This is the second in a series of articles by The Daily News Staff exploring Stanford’s bid and subsequent withdrawal from the competition for an applied sciences and engineering campus in New York City.
After Stanford withdrew from the competition for a tech campus in New York, administrators and faculty maintain that the $3 million Stanford spent on the proposal was not wasted, and that Stanford gained much valuable experience from the venture.
Until mid-December last year, Stanford administrators were eager to list the benefits that would come from building a campus in New York–not only would it bring Stanford’s name and entrepreneurial culture to the East Coast, but it would also allow Stanford to expand the undergraduate population by an estimated 400 students and give Stanford students the chance to study and work in New York. But now that Stanford has withdrawn from the competition, what, if anything, has Stanford gained from over a year’s worth of hard work and $3 million spent on the proposal?
“The fundamental question that drove all of this is, what is a research university in the 21st century going to look like?” Plummer said. “Can we be geographically distributed? Should we be? To what degree is distance education going to be a solution? So I actually think that while we’re sorry we didn’t win, the impact on Stanford will still be pretty profound because of the thought process that we went through and the ideas that were generated.”
Provost John Etchemendy also noted that while Stanford has been “constantly approached by institutions, individuals and countries asking…for us to start up a campus,” this is the first time that Stanford has seriously considered working out all the detailed logistics of designing a remote campus.
“We became very clear in our own minds under what circumstances it would make sense to do a remote campus, and that was something that we needed to think through,” Etchemendy said.
In this case, Stanford decided that the risks involved with building a New York campus would be too great to take on.
While some students objected to the lack of campus-wide consultation in the initial stages of the competition process, all the students interviewed by The Daily agreed that the experience was valuable.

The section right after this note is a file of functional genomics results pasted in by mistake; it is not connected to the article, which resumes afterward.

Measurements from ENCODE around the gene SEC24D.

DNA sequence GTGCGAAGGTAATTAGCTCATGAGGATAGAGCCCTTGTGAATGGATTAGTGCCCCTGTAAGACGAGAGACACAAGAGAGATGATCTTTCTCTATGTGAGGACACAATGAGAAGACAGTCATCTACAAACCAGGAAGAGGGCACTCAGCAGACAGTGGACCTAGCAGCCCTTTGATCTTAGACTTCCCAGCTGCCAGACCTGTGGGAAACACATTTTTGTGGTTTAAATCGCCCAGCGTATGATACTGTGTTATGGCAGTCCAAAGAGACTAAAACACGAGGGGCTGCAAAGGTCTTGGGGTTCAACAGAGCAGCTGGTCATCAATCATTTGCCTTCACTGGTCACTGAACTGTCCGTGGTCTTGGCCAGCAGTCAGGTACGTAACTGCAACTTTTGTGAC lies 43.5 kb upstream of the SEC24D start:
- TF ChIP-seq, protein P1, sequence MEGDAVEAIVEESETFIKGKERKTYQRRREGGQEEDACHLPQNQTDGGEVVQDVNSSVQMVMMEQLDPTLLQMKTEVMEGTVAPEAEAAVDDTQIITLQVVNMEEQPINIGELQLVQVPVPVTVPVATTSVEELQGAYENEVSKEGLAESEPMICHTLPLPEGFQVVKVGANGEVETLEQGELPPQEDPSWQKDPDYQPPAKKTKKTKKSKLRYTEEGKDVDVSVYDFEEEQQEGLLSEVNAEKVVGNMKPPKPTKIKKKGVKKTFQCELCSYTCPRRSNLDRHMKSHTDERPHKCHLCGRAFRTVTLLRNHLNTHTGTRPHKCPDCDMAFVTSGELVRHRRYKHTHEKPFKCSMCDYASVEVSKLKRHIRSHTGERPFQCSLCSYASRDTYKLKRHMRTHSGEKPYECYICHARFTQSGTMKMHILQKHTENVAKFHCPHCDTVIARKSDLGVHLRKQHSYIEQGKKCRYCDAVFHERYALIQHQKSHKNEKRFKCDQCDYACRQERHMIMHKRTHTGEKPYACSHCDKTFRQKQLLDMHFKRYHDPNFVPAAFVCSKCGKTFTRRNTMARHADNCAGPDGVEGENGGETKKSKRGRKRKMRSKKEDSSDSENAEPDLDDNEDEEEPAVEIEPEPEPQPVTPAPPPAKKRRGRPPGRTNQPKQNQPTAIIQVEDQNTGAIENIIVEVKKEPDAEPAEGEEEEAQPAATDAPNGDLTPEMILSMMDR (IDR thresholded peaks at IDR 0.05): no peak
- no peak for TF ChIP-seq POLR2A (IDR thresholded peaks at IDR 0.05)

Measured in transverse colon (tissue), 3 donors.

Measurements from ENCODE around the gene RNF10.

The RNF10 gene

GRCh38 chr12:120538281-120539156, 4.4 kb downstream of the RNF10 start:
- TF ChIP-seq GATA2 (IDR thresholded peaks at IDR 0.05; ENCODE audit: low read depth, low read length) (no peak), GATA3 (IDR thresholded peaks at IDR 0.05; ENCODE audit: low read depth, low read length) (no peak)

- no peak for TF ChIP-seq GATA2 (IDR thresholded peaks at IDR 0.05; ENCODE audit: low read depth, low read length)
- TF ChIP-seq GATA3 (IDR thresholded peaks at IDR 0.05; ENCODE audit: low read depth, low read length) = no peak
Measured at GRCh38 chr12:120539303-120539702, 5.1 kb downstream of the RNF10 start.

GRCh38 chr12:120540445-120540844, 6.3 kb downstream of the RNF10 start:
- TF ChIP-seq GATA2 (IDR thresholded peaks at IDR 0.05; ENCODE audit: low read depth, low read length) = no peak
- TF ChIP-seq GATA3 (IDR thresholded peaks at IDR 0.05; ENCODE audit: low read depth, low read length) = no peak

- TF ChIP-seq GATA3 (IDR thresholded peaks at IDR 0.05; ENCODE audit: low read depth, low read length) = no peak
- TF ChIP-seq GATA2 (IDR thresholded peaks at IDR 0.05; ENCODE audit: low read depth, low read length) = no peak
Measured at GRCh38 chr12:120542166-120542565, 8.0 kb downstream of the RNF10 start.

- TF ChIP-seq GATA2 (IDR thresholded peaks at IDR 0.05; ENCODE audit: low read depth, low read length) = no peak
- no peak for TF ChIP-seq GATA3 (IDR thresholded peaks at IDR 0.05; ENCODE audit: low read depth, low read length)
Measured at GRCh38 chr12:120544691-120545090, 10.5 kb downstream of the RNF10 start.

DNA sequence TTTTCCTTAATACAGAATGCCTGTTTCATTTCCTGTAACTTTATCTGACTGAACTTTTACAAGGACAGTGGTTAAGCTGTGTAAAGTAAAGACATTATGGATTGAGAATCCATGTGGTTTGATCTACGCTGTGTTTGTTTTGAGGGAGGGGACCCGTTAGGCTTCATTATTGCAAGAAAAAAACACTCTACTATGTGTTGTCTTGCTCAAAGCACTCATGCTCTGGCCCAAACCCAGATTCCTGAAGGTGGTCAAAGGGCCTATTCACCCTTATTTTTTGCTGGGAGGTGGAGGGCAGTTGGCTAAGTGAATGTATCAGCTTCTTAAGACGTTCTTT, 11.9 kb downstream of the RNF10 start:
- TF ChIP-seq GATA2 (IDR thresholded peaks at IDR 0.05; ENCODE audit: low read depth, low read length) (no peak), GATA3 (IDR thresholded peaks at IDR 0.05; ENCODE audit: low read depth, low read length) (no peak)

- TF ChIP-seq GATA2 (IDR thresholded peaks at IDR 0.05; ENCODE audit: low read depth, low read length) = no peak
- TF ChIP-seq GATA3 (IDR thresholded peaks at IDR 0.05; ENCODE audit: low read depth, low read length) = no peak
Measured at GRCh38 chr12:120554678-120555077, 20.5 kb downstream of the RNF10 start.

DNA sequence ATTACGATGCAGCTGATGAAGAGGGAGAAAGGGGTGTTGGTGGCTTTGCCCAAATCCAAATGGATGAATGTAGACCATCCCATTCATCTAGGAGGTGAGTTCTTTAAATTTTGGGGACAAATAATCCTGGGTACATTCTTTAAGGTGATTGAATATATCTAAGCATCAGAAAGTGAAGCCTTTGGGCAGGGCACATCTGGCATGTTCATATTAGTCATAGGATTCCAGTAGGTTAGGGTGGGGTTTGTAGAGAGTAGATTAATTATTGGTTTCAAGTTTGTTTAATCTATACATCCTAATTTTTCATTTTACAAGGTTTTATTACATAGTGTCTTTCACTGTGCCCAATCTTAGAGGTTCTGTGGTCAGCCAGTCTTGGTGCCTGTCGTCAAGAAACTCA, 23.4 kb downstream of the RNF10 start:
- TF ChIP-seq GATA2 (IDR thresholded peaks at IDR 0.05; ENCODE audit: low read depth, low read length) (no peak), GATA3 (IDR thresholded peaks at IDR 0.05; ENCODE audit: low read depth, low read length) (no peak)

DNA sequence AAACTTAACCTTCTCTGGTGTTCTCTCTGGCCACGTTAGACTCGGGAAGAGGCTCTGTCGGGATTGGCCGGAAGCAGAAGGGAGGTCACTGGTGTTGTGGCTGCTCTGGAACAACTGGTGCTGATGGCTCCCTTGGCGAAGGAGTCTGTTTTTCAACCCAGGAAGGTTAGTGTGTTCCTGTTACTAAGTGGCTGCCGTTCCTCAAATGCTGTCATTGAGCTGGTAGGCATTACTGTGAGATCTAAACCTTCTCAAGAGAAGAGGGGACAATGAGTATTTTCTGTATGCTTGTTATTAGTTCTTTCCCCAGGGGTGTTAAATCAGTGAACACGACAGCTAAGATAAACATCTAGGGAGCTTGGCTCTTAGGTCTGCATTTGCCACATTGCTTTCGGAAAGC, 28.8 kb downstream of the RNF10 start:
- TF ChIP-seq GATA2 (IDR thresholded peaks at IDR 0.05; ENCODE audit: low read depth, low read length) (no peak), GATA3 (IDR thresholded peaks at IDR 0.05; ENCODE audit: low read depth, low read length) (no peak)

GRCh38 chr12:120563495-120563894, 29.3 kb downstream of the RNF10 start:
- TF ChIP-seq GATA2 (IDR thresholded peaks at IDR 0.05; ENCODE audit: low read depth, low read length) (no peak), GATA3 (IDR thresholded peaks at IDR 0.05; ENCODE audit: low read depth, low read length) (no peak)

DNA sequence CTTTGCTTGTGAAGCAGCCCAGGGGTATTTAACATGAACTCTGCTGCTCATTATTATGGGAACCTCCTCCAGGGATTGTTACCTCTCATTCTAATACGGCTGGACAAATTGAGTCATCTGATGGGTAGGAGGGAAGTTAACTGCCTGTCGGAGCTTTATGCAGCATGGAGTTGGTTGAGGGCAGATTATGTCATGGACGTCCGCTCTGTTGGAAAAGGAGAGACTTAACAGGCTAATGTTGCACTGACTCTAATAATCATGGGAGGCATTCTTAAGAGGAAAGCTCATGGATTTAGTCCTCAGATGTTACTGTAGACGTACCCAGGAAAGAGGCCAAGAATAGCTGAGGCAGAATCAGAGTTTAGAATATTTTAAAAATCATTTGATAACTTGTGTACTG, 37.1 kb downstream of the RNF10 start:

“I think it was definitely worth looking into,” said material science and engineering graduate student Scott Himmelberger Ph.D. ‘15. “I think a lot of universities are starting to do that and are going to do so more in the future.”
Himmelberger wrote a letter to the editor in October expressing his support for the project.
“I guess you could just see this as a new venture that Stanford was experimenting with and they were testing the waters,” says Alyson Yamada ‘12, president of Stanford Women in Engineering. “Stanford teaches its students to be entrepreneurial like that…practice what you preach, right?”
Stanford has also enhanced its reputation and raised its profile on the East Coast by participating in the competition, said University spokesperson Lisa Lapin.
“From my standpoint, as a public relations official who cares a lot about Stanford’s reputation, we had positive press and attention from February to December,” Lapin noted. “There was nobody in NYC who didn’t know about it, and there was very broad, widespread acceptance of Stanford on the East Coast. A marketing campaign…would have cost us 20 times the proposal.”
Stanford’s reputation may have been bruised by the withdrawal and subsequent press speculation that Stanford was unprepared for the tough negotiation style of New York, but Sharath Chandra, a New York entrepreneur and founder of startup company My Memory Lane, said he believes that any negative effects will not be long-lasting.
“Residents here are asking what really happened, and it’s easy to blame the one that’s farther away, [but] I don’t think it’ll change what Stanford stands for, beyond the short term,” Chandra said.
Within individual departments on campus that would have been involved with the tech campus, there are varying assessments of how much was gained from the bid.
The School of Engineering had put together a proposal for a class on sustainable urban environments, which would use New York as its testing ground. While the course cannot take place in Palo Alto in the same way, the School of Engineering is hoping to adapt the idea so that a similar course can be held focusing on nearby cities.
“The ideas can well live on without the physical presence of the city,” Plummer said.
Computer Science Department representatives said, on the other hand, that they did not feel their department had benefited in any concrete way.
“I think the whole process was not a bad exercise, and we had a lot of fun talking about it,” said Department Chair Jennifer Widom, though she added that most of the department talks had to do with logistics and faculty hiring and would not be applicable to the future of the department’s work on campus.
Jordan Shapiro contributed to this report.